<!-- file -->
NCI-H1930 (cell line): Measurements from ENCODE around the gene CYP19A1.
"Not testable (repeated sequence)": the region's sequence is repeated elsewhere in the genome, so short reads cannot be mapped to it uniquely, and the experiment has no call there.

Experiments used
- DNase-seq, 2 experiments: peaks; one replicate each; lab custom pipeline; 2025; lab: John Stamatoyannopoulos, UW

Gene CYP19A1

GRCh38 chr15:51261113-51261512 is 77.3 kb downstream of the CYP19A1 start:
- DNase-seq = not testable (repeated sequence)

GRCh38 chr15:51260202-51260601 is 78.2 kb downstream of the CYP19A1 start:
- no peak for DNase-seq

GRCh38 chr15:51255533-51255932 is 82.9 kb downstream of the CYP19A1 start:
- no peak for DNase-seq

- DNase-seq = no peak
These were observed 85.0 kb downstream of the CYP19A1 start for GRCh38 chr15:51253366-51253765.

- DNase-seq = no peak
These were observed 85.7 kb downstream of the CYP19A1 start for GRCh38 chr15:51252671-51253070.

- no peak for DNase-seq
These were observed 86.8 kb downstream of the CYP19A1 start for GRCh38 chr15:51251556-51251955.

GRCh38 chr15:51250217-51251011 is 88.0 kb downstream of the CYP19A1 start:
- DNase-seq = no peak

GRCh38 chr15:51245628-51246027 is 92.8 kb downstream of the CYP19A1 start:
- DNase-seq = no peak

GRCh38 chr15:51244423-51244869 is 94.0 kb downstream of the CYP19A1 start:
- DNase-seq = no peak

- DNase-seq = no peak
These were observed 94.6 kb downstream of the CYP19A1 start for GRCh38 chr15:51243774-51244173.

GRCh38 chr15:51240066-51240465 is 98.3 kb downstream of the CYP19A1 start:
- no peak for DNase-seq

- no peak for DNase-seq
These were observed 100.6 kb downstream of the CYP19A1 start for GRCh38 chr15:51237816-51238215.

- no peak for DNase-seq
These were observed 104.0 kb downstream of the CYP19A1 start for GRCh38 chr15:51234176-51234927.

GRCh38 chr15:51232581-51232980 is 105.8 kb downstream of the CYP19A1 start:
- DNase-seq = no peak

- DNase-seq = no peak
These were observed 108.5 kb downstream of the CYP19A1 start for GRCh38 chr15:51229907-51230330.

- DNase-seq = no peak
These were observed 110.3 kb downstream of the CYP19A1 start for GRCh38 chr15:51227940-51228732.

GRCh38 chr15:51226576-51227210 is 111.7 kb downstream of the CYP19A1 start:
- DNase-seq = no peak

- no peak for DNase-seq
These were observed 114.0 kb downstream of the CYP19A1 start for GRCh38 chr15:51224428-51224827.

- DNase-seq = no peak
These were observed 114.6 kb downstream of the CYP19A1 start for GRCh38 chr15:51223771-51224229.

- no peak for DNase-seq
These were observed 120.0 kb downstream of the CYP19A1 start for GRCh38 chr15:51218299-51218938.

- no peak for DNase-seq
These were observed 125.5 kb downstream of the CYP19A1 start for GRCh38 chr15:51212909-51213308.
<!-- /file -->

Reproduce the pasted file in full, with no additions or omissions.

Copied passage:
NCI-H1930 (cell line): Measurements from ENCODE around the gene CYP19A1.
"Not testable (repeated sequence)": the region's sequence is repeated elsewhere in the genome, so short reads cannot be mapped to it uniquely, and the experiment has no call there.

Experiments used
- DNase-seq, 2 experiments: peaks; one replicate each; lab custom pipeline; 2025; lab: John Stamatoyannopoulos, UW

Gene CYP19A1

GRCh38 chr15:51261113-51261512 is 77.3 kb downstream of the CYP19A1 start:
- DNase-seq = not testable (repeated sequence)

GRCh38 chr15:51260202-51260601 is 78.2 kb downstream of the CYP19A1 start:
- no peak for DNase-seq

GRCh38 chr15:51255533-51255932 is 82.9 kb downstream of the CYP19A1 start:
- no peak for DNase-seq

- DNase-seq = no peak
These were observed 85.0 kb downstream of the CYP19A1 start for GRCh38 chr15:51253366-51253765.

- DNase-seq = no peak
These were observed 85.7 kb downstream of the CYP19A1 start for GRCh38 chr15:51252671-51253070.

- no peak for DNase-seq
These were observed 86.8 kb downstream of the CYP19A1 start for GRCh38 chr15:51251556-51251955.

GRCh38 chr15:51250217-51251011 is 88.0 kb downstream of the CYP19A1 start:
- DNase-seq = no peak

GRCh38 chr15:51245628-51246027 is 92.8 kb downstream of the CYP19A1 start:
- DNase-seq = no peak

GRCh38 chr15:51244423-51244869 is 94.0 kb downstream of the CYP19A1 start:
- DNase-seq = no peak

- DNase-seq = no peak
These were observed 94.6 kb downstream of the CYP19A1 start for GRCh38 chr15:51243774-51244173.

GRCh38 chr15:51240066-51240465 is 98.3 kb downstream of the CYP19A1 start:
- no peak for DNase-seq

- no peak for DNase-seq
These were observed 100.6 kb downstream of the CYP19A1 start for GRCh38 chr15:51237816-51238215.

- no peak for DNase-seq
These were observed 104.0 kb downstream of the CYP19A1 start for GRCh38 chr15:51234176-51234927.

GRCh38 chr15:51232581-51232980 is 105.8 kb downstream of the CYP19A1 start:
- DNase-seq = no peak

- DNase-seq = no peak
These were observed 108.5 kb downstream of the CYP19A1 start for GRCh38 chr15:51229907-51230330.

- DNase-seq = no peak
These were observed 110.3 kb downstream of the CYP19A1 start for GRCh38 chr15:51227940-51228732.

GRCh38 chr15:51226576-51227210 is 111.7 kb downstream of the CYP19A1 start:
- DNase-seq = no peak

- no peak for DNase-seq
These were observed 114.0 kb downstream of the CYP19A1 start for GRCh38 chr15:51224428-51224827.

- DNase-seq = no peak
These were observed 114.6 kb downstream of the CYP19A1 start for GRCh38 chr15:51223771-51224229.

- no peak for DNase-seq
These were observed 120.0 kb downstream of the CYP19A1 start for GRCh38 chr15:51218299-51218938.

- no peak for DNase-seq
These were observed 125.5 kb downstream of the CYP19A1 start for GRCh38 chr15:51212909-51213308.